Bela & Boris—The Birth of Modern Monsters, Part I

by Jennifer Kellow-Fiorini

Both Bela Lugosi and Boris Karloff were foreigners in their 40s when they became famous for playing monsters. Both spent their early years in Hollywood portraying ethnic villains, sometimes in yellowface, and fought typecasting with varying degrees of success. This meant they could go from lead roles to playing a waiter, which is exactly what happened to Boris Karloff in the month “Frankenstein” was released. But their screen presence and the way each handled their stardom was very different. This month we look at the lives and legacies of two actors who created the now-iconic horror movie monsters, and how horror movies looked through the lens of pre-Code.
Had Lon Chaney not died at the age of 47 in 1930, he would have been the first great actor in pre-Code. Although Chaney’s monsters and villains were groundbreaking in many ways, they still followed a certain universal order, common in the silent era, which comforted audiences in the knowledge that beauty and innocence in the world could defeat evil. This overly simplified view would not be found in pre-Code horror. When Frankenstein’s monster befriends a girl throwing daisies into a lake, the monster, trying to join in the fun, throws the girl into the lake and accidentally kills her. He’s not trying to be evil, but the innocence of the girl doesn’t save her. Once again, pre-Code shows us a more complex world that exists in shades of gray rather than stark good versus evil. This was befitting an audience who, in the depths of the depression, were no longer as innocent in their worldview as they had been just a few short years before.

In 1927 “Dracula” made its way from the London stage to New York, and Bela Lugosi was cast as the undead count — a huge hit that ran for nine months on Broadway before moving to Los Angeles. When Universal Pictures bought the rights to make a film version, Todd Browning was set to direct it and Lon Chaney was to play the undead count. But Chaney didn’t live to make the film, and instead, Bela Lugosi would become forever synonymous with Dracula.
Lugosi was born Bela Blasko, October 20, 1882, in Lugos, Romania. He ran away from home after his father’s death and decided to be an actor at age 18. Later incorporating the city’s name into his stage name, he became a big star in his small town. After serving in World War I, he starred in silent films in Hungary and was beginning to make a name for himself as a heartthrob when revolution broke out, forcing Lugosi to flee to Austria, Germany, and finally the United States in 1920. In New York, he starred in productions for Hungarian immigrants. He worked sporadically on both stage and screen but being middle-aged with a heavy accent and a limited command of English limited his prospects.
His luck changed when he landed the role of Dracula on Broadway. Clara Bow saw the play and the two became romantically involved for a year. It was Bow who championed him for the film version. To secure the role, he offered to work cheap asking for only a $3,500 flat fee with no percentage of box office or bonus. “Dracula” was taboo in its depiction of sexuality and the disease of vampirism that spread through the exchange of bodily fluids via a bite. Dracula is capable of charming, seducing, and murdering Mina. Her innocence alone doesn’t save her, and her virtue is weak in the face of Dracula’s hypnotic powers. This was the first film to portray Dracula as an evil force in the form of a handsome man you might meet at the opera rather than a terrifying creature like Nosferatu. Universal, unsure of how audiences would react, marketed the film as a “strange romance” without a celebrity premiere. To their surprise “Dracula” was the first horror hit of the sound era, saving the struggling studio from collapse.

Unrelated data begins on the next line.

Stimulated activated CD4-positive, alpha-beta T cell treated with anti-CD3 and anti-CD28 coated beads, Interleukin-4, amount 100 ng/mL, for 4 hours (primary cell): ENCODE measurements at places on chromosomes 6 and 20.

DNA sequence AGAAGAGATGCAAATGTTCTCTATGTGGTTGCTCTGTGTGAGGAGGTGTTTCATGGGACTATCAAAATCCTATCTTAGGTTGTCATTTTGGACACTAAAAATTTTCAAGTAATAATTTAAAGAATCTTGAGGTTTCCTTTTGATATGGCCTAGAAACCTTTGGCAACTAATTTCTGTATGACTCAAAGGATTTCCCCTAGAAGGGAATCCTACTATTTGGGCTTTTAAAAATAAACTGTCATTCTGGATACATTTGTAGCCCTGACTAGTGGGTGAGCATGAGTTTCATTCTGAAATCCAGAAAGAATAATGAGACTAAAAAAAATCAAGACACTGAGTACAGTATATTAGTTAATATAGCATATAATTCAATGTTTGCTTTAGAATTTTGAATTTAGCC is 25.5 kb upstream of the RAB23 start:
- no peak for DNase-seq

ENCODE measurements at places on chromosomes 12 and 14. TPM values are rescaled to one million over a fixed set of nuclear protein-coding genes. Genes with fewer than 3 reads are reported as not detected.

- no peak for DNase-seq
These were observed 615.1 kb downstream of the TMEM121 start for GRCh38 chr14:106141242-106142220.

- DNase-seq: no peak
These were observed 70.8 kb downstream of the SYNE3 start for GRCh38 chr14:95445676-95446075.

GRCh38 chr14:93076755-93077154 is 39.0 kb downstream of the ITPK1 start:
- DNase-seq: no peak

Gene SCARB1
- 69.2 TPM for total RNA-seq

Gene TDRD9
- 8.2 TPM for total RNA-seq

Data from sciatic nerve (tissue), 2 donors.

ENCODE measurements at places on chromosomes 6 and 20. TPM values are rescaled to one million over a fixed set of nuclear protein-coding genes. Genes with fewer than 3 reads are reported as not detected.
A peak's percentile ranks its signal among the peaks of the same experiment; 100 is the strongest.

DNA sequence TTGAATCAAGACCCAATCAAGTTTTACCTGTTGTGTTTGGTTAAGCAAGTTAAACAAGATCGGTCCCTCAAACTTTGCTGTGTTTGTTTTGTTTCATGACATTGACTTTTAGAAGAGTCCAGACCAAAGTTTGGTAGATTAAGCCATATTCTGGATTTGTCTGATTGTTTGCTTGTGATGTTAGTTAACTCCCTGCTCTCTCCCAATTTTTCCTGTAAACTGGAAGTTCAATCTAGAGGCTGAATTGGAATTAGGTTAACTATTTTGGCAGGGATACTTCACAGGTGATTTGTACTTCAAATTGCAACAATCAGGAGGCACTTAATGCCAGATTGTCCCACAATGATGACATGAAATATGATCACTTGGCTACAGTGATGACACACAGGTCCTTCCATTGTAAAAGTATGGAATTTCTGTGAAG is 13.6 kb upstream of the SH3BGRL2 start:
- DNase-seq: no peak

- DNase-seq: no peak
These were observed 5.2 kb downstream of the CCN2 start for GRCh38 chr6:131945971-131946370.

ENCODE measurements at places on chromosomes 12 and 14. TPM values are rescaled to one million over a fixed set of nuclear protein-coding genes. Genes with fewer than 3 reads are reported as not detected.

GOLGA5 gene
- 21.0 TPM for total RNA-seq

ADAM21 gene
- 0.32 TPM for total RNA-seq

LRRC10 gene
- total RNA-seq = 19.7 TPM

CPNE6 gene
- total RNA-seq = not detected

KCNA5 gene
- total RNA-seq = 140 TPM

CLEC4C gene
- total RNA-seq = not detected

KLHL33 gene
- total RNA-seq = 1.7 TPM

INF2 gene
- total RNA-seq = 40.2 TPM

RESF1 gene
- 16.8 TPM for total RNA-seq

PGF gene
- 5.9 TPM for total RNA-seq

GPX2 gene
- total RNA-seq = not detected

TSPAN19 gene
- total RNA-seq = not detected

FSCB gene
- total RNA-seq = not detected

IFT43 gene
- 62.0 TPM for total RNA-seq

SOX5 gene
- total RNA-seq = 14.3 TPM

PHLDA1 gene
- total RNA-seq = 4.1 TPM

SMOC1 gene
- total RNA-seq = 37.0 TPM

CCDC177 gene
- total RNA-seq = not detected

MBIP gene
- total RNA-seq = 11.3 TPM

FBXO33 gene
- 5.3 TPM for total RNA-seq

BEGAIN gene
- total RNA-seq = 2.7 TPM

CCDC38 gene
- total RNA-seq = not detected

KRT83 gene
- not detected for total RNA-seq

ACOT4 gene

Universal immediately began looking for a follow-up and found it in the form of “Frankenstein.” Lugosi was supposed to play Frankenstein, but once in makeup, he didn’t look right for the part, and his vanity got in the way. He saw himself as a romantic leading man and felt the movie was a step down for him, complaining that he had no lines and was unrecognizable under makeup that took five hours to apply. The incident offended the higher-ups at Universal resulting in his removal from the project and he was cast instead in “Murders in the Rue Morgue.” This firing or quitting, depending on which Hollywood legend you believe, lead to Karloff playing Frankenstein which was a great success and a thorn in Lugosi’s side for the rest of his career. To make matters worse, “Murders in the Rue Morgue” was a flop and though it wasn’t Lugosi’s fault, he was dropped from his contract with Universal. He spent the next few years making B movies for poverty-row studios including the classics “White Zombie” and “Island of Lost Souls,” and more forgettable fare like “Night of Terror” and “The Death Kiss.”
In the next issue, Part II — Karloff as Frankenstein and Boris and Bela in “The Black Cat.”

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Jennifer Fiorini holds a bachelor degree in advertising from The Fashion Institute of Technology where she minored in film studies, Italian film and language. Originally from Toledo, Ohio, she divides her time between New York City and Torino, Italy. She is part of Creative Oxygen’s New York team, writes for eCurrent Magazine, and contributed to Troy Howarth’s book, Murder By Design – The Unsane Films of Dario Argento.

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